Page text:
The electrical panel, also called the distribution board, DB box, or panelboard, is a central component of your building’s electrical system. It distributes the incoming electrical supply into a number of circuits throughout the building. It also protects your electrical wiring and electrical system from damage by sensing unusual electrical activity and shutting off electrical supply to the affected circuit. Most homes use circuit breakers, but homes built before 1960 may have a fuse box instead. If you are not sure what either of these are, then keep reading. We will review the differences, and similarities, between circuit breakers and fuse boxes.
How Fuse Boxes and Circuit Breakers Work
Both fuse boxes and circuit breakers serve the same function: to protect your electrical system from damage caused by unusual electrical activity. In short, they both cut off the electrical supply to a circuit when they sense dangerous electrical activity in the respective circuit. How they go about cutting off the electrical supply is where they differ.
Fuses are little plugs with filaments inside of them. Sort of, but not really, like a miniature lightbulb. When the filament gets too hot, as a result of a short circuit or power surge, the filament melts. As a result, electricity is no longer able to travel to that circuit. A blown fuse will have to be replaced before you can get back to your regular schedule.
Circuit breakers, meanwhile, are switches. More specifically, they are electromagnetic on/off switches. When a circuit draws too much power, the circuit breaker absorbs the surge and "trips" to the OFF position, cutting off the electrical supply to the circuit. Simply flipping the switch back into the ON position will be enough to bring back power.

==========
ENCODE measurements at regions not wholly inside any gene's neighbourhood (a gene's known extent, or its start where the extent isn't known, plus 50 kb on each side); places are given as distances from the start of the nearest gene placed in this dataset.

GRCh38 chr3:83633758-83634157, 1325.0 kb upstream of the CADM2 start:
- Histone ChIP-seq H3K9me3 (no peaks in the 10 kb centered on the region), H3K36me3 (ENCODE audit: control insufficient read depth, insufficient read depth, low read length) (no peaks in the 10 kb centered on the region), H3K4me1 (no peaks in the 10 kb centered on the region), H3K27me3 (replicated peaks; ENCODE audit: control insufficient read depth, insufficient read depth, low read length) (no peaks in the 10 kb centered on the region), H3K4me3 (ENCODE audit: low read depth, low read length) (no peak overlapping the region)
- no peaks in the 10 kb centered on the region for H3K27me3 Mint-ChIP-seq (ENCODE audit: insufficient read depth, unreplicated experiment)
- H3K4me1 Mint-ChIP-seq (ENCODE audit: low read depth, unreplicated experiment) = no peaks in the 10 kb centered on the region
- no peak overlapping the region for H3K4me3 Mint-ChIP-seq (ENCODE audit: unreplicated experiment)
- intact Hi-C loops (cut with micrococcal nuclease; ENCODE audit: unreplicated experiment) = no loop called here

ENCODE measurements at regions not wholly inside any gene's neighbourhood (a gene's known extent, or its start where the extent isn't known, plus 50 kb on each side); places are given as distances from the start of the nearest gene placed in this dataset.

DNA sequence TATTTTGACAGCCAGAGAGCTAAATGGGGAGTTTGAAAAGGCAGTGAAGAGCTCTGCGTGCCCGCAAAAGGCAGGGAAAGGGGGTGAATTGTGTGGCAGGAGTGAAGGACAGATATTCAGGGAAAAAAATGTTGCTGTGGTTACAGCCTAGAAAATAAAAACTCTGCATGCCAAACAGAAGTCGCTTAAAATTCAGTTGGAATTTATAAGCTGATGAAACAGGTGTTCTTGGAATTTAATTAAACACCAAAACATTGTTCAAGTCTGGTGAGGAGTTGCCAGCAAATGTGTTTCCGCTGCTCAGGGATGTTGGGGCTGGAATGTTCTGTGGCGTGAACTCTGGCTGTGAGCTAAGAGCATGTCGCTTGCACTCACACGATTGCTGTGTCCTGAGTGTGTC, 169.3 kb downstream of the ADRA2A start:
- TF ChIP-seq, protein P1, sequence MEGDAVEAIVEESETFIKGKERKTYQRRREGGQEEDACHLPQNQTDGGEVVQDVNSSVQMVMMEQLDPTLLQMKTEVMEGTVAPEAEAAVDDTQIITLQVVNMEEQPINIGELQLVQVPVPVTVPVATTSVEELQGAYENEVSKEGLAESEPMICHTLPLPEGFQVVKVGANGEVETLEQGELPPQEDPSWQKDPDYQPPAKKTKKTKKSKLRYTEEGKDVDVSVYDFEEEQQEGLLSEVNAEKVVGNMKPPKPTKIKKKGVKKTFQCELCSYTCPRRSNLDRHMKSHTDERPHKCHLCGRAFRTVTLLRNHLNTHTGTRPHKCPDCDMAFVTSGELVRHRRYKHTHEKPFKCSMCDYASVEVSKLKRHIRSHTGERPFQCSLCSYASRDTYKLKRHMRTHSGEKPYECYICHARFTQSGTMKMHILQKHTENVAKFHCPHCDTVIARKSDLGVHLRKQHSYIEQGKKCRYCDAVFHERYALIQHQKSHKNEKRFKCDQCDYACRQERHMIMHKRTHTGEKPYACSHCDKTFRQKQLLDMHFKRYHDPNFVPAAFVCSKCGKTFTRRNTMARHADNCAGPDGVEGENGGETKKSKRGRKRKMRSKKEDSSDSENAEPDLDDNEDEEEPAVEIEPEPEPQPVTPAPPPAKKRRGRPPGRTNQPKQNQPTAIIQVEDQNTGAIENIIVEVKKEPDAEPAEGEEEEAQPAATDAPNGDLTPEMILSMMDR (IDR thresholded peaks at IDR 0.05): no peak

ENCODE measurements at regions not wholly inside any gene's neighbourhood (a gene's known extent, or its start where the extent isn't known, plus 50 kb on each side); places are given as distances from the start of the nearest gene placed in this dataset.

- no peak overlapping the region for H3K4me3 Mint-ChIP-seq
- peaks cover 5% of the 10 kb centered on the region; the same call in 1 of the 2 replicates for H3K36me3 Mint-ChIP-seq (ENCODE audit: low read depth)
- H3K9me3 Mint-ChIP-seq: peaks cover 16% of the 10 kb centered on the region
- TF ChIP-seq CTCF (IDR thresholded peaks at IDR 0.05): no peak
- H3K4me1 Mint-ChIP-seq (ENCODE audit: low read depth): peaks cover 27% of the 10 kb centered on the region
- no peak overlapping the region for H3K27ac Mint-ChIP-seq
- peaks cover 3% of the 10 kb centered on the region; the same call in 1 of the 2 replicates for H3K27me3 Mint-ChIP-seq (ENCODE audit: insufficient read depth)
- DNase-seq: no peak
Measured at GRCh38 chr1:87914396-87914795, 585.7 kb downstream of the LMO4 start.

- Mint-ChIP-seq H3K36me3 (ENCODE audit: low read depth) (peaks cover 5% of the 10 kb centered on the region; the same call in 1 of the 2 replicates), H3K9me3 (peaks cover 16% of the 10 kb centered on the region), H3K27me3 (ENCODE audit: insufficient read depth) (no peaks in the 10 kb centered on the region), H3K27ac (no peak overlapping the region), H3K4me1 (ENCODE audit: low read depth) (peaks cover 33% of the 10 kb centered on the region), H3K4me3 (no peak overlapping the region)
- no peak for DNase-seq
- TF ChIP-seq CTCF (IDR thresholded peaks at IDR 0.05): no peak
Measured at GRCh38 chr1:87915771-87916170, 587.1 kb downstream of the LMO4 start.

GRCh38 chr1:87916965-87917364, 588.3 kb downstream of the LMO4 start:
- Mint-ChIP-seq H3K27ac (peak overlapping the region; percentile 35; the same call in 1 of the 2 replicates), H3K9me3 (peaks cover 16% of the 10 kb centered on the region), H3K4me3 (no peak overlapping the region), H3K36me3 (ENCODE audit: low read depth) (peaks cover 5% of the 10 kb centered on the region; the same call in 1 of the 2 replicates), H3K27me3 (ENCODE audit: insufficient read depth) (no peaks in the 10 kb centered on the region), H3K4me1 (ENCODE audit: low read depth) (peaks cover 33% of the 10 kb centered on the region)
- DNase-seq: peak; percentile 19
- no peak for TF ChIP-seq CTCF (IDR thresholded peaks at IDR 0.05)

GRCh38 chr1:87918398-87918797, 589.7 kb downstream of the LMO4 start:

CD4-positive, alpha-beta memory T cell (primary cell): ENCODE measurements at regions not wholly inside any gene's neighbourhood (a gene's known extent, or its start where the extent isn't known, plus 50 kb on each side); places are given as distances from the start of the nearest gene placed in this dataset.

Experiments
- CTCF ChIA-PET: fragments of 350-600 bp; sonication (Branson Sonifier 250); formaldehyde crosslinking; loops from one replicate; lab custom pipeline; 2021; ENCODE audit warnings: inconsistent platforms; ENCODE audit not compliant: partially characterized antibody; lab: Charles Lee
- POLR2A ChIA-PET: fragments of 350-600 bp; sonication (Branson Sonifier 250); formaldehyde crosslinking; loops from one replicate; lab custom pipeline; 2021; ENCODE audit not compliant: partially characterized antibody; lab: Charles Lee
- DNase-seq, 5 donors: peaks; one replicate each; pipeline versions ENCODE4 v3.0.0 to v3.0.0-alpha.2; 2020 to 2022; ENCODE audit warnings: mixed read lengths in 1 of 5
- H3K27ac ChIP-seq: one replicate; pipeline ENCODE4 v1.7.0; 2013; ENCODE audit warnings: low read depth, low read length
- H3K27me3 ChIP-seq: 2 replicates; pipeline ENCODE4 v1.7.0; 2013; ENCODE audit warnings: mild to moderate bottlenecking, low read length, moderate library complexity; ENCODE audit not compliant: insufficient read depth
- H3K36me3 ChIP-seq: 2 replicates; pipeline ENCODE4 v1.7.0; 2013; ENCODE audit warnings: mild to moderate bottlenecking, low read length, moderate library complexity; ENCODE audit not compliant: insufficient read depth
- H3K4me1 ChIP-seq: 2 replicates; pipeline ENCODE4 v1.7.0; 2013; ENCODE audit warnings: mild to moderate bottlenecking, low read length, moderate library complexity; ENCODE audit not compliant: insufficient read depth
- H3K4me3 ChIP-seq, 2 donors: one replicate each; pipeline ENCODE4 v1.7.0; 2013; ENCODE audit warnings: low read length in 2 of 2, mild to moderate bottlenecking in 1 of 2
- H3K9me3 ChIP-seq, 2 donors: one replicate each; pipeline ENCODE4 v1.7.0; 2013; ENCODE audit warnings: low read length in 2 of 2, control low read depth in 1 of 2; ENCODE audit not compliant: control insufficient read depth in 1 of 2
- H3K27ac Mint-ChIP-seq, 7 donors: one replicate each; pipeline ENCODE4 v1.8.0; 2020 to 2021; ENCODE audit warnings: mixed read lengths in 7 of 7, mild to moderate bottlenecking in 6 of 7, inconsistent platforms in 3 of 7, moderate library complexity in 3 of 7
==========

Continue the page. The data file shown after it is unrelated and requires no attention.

Pros and Cons of Fuse Box Vs. Circuit Breakers
Frankly, there is no benefit in having a fuse box over a circuit breaker. It is generally agreed that fuse boxes should be upgraded to a circuit breaker. The cost of constantly replacing blown fuses can quickly add up, dwarfing the cost of a circuit breaker installation. Replacing fuses is not risk-free either. Proper procedure requires you to stand on a rubber to avoid electrical shock or electrocution. You might be surprised to learn that property insurance providers often charge higher for homes with a fuse box vs. those with a circuit breaker installation.
Plus, the fuse box was likely installed several decades ago and not built to meet the electrical demands of the 21st century. If you have been dealing with frequently blown fuses, then you might have just gotten your explanation.
Protect your property, enjoy lower property insurance premiums, and put an end to the drives to the hardware store for fuses by investing in a circuit breaker installation. The dependable electricians at Mr. Electric of Dallas are experienced, trained, and equipped to take care of the job quickly and correctly the first time around. Call Mr. Electric to consult with a representative, get your free price estimate, and schedule a flexible appointment today. We are ready when you are.